On the Subject of Third Parties: Their Merits

On the Subject of Third Parties: Their Merits

  Image Source:  Melencron ,  Creative Commons

Eric Lendrum, Politics Contributor

Opinion - It goes without saying that the dominance of only two parties is perhaps the worst-case scenario nightmare of George Washington. As we all know, Washington was famously opposed to any political parties of any kind, in favor of being strictly independent.

However, if President Washington was forced to pick his poison and determine which party solution would be closer to his overall vision, he’d prefer a parliamentary-style multi-party system, rather than the current back-and-forth between the same two parties for over 160 years.

Now of course, Washington and the other Founders rejected a parliamentary system similar to what Great Britain had at the time, and still has today, in favor of the republican government where the executive and legislative branches are strictly separate. This is due to the fact that in a Parliament like the British example, the legislative branch essentially decides the executive branch; whichever party is voted as the majority (or plurality) party by the people subsequently determines the Prime Minister and the rest of the executive cabinet. One decides another, two branches of government for the price of one, and one overall party or entity in control of the entire government to do as they please.

As such, the Founding Fathers deliberately intended for the political process in the United States to be as difficult as possible at the decision-making level. They knew that if one particular like-minded entity (read: party) controlled the entirety of the federal government, it would be so much easier for said entity to whimsically pass laws in accordance to their desires. They intended for there to be a divide between the legislative and executive branches, and perhaps even foresaw the inevitable rise of parties in planning this out – because obviously, it is much more difficult and requires more compromise for a Congress controlled by one party and a Presidency controlled by another to work together on a certain law. This, in turn, will produce the most moderate piece of legislation possible due to the necessary compromise, and is thus more likely to appeal to more American citizens rather than a law passed strictly by one party or the other.

This, of course, highlights the conflict of interest between the Founders’ anti-party ideology and the dominance of two parties alone. There is now a 50% chance of each of the two elected branches of government being controlled by one party or the other due to the limited choices, and thus a 25% overall chance that both the Legislative and Executive branches will be dominated by one party. Although this has become a rarer phenomena, we have seen it nonetheless in the days of Franklin D. Roosevelt, George W. Bush, and Barack Obama: complete, unlimited control over the entirety of the elected federal government by one party.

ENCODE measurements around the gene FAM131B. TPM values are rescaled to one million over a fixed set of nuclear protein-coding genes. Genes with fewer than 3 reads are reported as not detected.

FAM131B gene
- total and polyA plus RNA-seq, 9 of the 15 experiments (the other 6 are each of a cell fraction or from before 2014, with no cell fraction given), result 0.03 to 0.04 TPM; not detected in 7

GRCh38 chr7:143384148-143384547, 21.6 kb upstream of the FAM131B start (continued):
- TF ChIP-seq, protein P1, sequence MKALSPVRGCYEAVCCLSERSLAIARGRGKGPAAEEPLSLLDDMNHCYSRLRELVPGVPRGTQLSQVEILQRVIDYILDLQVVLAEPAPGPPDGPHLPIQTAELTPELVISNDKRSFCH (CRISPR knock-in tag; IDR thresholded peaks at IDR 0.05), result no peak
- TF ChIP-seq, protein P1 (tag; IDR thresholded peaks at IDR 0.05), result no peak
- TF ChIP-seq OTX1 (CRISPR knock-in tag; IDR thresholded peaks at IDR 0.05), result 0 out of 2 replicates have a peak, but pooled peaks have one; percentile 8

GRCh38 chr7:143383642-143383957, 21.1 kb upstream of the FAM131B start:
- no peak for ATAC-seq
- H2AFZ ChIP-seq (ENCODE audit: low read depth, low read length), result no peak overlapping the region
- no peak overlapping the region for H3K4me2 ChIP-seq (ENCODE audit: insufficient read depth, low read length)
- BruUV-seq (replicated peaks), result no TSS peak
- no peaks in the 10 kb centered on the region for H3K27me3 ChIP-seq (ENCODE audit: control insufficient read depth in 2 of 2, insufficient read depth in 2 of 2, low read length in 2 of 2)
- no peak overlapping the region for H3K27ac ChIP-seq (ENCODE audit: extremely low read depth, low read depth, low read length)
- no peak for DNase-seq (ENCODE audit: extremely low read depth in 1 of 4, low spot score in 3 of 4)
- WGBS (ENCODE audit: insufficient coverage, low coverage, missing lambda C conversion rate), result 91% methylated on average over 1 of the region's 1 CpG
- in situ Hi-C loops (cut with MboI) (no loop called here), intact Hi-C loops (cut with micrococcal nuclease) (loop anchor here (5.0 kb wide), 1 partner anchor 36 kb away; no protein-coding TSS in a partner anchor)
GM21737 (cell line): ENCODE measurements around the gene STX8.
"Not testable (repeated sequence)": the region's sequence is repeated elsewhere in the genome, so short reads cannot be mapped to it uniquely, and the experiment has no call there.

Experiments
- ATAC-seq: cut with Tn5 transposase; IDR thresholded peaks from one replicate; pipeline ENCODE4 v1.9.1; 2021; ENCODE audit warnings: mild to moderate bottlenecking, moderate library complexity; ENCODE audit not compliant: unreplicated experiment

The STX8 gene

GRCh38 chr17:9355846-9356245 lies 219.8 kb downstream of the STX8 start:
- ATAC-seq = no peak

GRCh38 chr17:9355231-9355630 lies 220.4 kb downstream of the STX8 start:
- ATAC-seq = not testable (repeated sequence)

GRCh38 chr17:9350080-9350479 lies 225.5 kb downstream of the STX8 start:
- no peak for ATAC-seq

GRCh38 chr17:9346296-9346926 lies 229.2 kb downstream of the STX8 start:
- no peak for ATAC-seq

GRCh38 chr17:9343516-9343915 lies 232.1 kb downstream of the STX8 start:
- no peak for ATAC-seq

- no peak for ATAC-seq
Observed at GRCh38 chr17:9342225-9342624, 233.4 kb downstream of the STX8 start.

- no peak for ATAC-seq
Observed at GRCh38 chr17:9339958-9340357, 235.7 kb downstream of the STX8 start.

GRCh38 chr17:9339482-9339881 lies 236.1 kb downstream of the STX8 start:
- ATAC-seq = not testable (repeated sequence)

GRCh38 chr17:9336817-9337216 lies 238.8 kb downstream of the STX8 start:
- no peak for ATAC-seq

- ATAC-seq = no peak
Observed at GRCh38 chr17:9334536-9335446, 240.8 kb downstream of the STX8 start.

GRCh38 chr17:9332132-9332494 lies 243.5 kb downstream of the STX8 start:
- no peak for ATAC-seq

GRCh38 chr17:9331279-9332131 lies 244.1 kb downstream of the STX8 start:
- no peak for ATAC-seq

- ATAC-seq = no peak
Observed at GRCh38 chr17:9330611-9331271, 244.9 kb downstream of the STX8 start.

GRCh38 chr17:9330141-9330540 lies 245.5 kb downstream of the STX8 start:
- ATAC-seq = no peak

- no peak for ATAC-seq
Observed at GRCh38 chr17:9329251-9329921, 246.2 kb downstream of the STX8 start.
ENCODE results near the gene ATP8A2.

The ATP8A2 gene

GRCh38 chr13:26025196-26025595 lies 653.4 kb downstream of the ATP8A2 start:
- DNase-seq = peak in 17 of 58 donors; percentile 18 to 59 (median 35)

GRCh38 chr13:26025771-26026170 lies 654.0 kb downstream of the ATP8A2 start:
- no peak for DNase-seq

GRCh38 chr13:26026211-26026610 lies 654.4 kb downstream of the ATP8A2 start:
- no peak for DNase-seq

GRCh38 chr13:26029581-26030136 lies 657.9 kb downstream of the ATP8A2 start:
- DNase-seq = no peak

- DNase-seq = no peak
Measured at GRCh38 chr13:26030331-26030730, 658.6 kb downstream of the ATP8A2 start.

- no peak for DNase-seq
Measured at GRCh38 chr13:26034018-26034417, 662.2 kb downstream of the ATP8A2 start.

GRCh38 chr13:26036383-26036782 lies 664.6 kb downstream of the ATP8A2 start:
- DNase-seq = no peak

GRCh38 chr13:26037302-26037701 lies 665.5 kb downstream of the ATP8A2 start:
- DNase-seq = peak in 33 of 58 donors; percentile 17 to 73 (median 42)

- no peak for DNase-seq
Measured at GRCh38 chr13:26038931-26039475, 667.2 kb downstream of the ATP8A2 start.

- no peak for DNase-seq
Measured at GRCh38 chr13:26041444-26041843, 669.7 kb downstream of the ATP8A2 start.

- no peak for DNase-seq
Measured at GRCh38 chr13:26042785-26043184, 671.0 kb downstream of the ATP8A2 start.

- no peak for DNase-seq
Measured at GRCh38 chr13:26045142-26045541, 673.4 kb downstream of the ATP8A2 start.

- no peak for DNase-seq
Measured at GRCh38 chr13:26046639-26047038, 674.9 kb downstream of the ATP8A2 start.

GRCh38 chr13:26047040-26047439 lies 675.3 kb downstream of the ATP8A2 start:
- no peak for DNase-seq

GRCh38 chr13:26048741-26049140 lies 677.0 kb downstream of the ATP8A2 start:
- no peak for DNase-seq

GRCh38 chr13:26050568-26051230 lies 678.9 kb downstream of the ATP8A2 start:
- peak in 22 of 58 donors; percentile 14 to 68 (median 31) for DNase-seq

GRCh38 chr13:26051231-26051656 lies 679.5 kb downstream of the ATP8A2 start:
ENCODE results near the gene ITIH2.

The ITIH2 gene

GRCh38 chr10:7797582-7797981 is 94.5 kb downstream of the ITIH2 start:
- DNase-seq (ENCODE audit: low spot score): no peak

By contrast, a larger amount of parties with roughly the same chance of winning would inherently make this more difficult, for obvious reasons. In some parliaments, a certain number of parties may have to form a coalition government in the event that no one party wins an outright majority. A primary example today would be the extremely-divided Dutch Parliament after the 2017 general election, as indicated in the illustration at the top of this article.

Thus, if America had a similar system, so too would parties in Congress have to cooperate and work together across party lines in a multi-party system, even more so than they already have to. Even if it consisted mostly of alliances between more like-minded parties – such as a Republican/Constitution coalition, or a Democrat/Green coalition – it would still represent some form of compromise and cooperation between different entities, rather than unilateral control by one brand alone. Not exactly like what the Founding Fathers and Washington wanted, but definitely closer than what we have today.

Above all else, a wide variety of parties would result in more Americans being satisfied with the political system on a regular basis, mainly because, ideally, the party that most aligns with their beliefs would have an equal chance of being elected. In what I would call “Ideological Purity,” Americans would be able to actually vote for a candidate or party that actually mostly aligns with their beliefs, rather than just settle for a candidate or party that is “somewhat” like them.

In an idealistic multi-party America, voters of all creeds could openly support candidates who are most like them, and not have to settle for whichever candidate is “at least 60% like me rather than 80% unlike me.” No longer would far-left socialists have to settle for the Democrats when they could simply vote for the Party for Socialism and Liberation. Hardcore conservatives and Tea Partiers could vote for the Constitution Party rather than the Republican nominee. Libertarians could vote for…well, Libertarians. And the Rent is Too Damn High voters could go wild with all the Jimmy McMillans they want.

Overall, there are indeed some good arguments for the third parties – not for any one particular party, but for the idea of them as a whole. After over a century and a half of the same two parties, evolving with the times and to absorb any potential new parties, the idea of a more idyllic, multi-party system would be a breath of fresh air and would slowly begin to move the American electoral process back towards the idea that the Founding Fathers had in mind. With the historic change brought about by 2016, perhaps this idea can start to take shape and inch closer and closer towards reality with future elections. But probably not for a very long time.

You can follow the author on Twitter: @EricLendrum26.

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